The emulsion I was put in a sample bottle and left to stand for 2 weeks. Dispersion stability was judged with an unaided eye. The results are shown in Table 2.

According to the formulation shown in Table 1, a coating was prepared such that a solids content of the coating reached 25%. The coating was coated in an amount of 5 g/m2 (as a solids content) onto 40 g/m2 of a base paper, and the coated paper was dried at 100 C. for 30 seconds to afford a dye developing sheet.

The thus obtained dye developing sheet was laminated with a commercially available coated back sheet having coated thereon microcapsules containing a colorless leuco dye. The laminated sheet was subjected to typewriting with an electric typewriter, and reflectance (%) of the typewritten surface after 1 minute was measured. Said reflectance is a scale of color formability, meaning that the smaller the value the better the color formability. The results are shown in Table 2.

EXAMPLE 2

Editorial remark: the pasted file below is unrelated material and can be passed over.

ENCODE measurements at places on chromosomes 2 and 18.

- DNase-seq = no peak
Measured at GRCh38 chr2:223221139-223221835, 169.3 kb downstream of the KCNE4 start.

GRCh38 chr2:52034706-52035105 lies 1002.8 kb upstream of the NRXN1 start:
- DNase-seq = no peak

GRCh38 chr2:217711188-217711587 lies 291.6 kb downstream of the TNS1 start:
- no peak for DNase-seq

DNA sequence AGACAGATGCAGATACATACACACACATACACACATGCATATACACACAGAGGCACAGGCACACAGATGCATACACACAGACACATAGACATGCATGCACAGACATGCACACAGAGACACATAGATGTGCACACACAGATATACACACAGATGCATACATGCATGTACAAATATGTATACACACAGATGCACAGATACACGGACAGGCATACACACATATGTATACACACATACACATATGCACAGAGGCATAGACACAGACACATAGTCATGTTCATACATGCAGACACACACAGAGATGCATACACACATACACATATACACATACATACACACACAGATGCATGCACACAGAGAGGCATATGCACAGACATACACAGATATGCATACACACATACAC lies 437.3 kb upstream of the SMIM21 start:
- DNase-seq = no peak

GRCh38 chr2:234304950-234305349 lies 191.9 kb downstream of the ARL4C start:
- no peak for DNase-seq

Ninety grams of a commercially available phenolic resin "PS-2880" (a tradename for a product made by Gun-ei Kagaku K.K.) was dissolved in a solution containing 150 g of butyl acrylate, 70 g of methyl methacrylate, 80 9 of styrene, 4.0 9 of n-decane and 3.0 g of benzoyl peroxide. While stirring the mixture with a homomixer (a machine manufactured by Tokyushu Kika Koyo K.K.: 200 W) at 10,000 rpm, an aqueous solution of 3.0 g (as a solids content) of sodium alkylallylsulfosuccinate as an emulsifier and 1.0 g of sodium bicarbonate in 450 g of deionized water was gradually added. After the total amount was added, the mixture was further stirred for 10 minutes. The resulting emulsion was then treated with an ultrasonic wave homogenizer "UH-8-3" (a tradename for a machine manufactured by Chuo Ompa Kogyo K.K., 19 KHz)for 3 minutes. The thus obtained emulsion was charged in pressure-resistant glass bottle having a capacity of about 1 liter. The bottle was degassed and sealed, followed by conducting emulsion polymerization at 60 C. for 24 hours with mixing upon rotation. A conversion ratio of the monomers was 95%. The resulting emulsion having a dye developing property was cooled with water, the unreacted monomers were removed so that a solids content reached 45%, and pH was adjusted to 7 with NaOH to produce an emulsion II. An average particle size of the emulsion II was 0.87 micron.